Author Archive

A New American Buffalo

Written by Jonathan Kalb on . Posted in Posts, Theater

American Buffalo By David Mamet American Buffalo, David Mamet’s first two-act play, received mostly lukewarm reviews when it appeared in 1975. Within a decade–after several high-profile productions and a film starring Dustin Hoffman–it helped establish his international reputation. This play and Glengarry Glen Ross (written in 1983) were the works that ultimately changed many people’s [&hellip
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True West Returns

Written by Jonathan Kalb on . Posted in Posts, Theater

True West By Sam Shepard What we expect of Sam Shepard, erstwhile bad boy rock ’n’ roll wordsmith, has changed in fascinating ways since his first play, Cowboys, was produced by Theatre Genesis in 1963. For many years he was an exclusively downtown phenomenon, with a genius for plays that didn’t recall any his fans [&hellip
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Nicky Silver’s New One’s No Good; Reverend Billy’s Is

Written by Jonathan Kalb on . Posted in Posts, Theater

The Altruists By Nicky Silver Nicky Silver, who became an Off-Broadway sensation in the mid-1990s with such stylishly perverse plays as The Food Chain, Pterodactyls and Raised in Captivity, is turning out to be the textbook case of arrested adolescence in American playwriting. Two years ago, I was inclined to overlook the clumsy contrivances in [&hellip
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Letters from Cuba

Written by Jonathan Kalb on . Posted in Posts, Theater

Letters From Cuba By Maria Irene Fornes Maria Irene Fornes’ Letters from Cuba is an unprepossessing jewel. Directed by the author, this quietly beautiful, last production of the Signature Theater’s all-Fornes season comes as something of a relief, since the rest of the season has been, to varying degrees, a letdown. Mud, one of this [&hellip
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Poor Early Sondheim; Dull Arthur Laurents

Written by Jonathan Kalb on . Posted in Posts, Theater

Saturday Night By Stephen Sondheim and Julius J. Epstein When future historians look back in search of pithy snapshots of the particular self-satisfaction, obliviousness and amnesia of this bloated moment in time, they could do worse than choose the past week of openings in the New York theater. These included: an innocuous, 48-year-old Arthur Laurents [&hellip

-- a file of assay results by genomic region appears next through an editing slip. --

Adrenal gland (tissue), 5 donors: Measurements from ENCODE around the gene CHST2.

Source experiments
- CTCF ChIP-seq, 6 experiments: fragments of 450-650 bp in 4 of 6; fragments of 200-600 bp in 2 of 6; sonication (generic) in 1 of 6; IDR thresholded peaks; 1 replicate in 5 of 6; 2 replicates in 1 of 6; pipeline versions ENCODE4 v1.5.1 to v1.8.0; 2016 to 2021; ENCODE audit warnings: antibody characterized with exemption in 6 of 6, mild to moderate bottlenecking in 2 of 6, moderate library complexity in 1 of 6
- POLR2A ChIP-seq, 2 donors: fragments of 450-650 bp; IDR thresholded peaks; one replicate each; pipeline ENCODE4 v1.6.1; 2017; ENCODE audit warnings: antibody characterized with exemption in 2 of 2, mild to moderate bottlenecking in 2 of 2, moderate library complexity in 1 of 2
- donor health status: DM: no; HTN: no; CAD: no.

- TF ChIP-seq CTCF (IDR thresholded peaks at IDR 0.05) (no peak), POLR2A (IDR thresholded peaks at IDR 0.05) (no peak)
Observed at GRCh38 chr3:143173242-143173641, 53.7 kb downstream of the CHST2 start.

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Ben Jonson’s The Alchemist

Written by Jonathan Kalb on . Posted in Posts, Theater

The Alchemist By Ben Jonson For theater directors, Ben Jonson is the toughest nut to crack in the English Renaissance. Of all the major dramatists, he poses the severest tests of imagination and reimagination–particularly in America, where Volpone is the only one of his great satiric comedies to be performed with any frequency (probably because [&hellip
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Richard Foreman Meets Nietzsche

Written by Jonathan Kalb on . Posted in Posts, Theater

Bad Boy Nietzsche! By Richard Foreman Consider the case of a remarkable man: awkwardly shy, a bit saturnine, with a glum mustache and a pronounced philosophical bent–whose inner life is so fertile, so turbulent with rich activity, that the routine continuum of ordinary life often depresses him, sending him retreating into himself. A polite, even [&hellip
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A Good King John; Two Solo Shows

Written by Jonathan Kalb on . Posted in Posts, Theater

King John by William Shakespeare Although it is rarely produced and deals with Shakespeare’s earliest historical material (the ruler of England from 1199-1216), King John is, in a crude sense, the Shakespeare history play most directly applicable to the modern world. A story about the conflict between honor and what Shakespeare calls “Commodity” (Machiavellian self-interest) [&hellip
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Sexual Perversity in Chicago; The Duck Variations

Written by Jonathan Kalb on . Posted in Posts, Theater

Sexual Perversity In Chicago & The Duck Variations By David Mamet Now, many people who know his 1974 play Sexual Perversity in Chicago–the work that first earned him wide attention, and the second production (along with The Duck Variations) of the Atlantic Theater Co.’s all-Mamet season–might well hear such a story and say, "It figures." [&hellip
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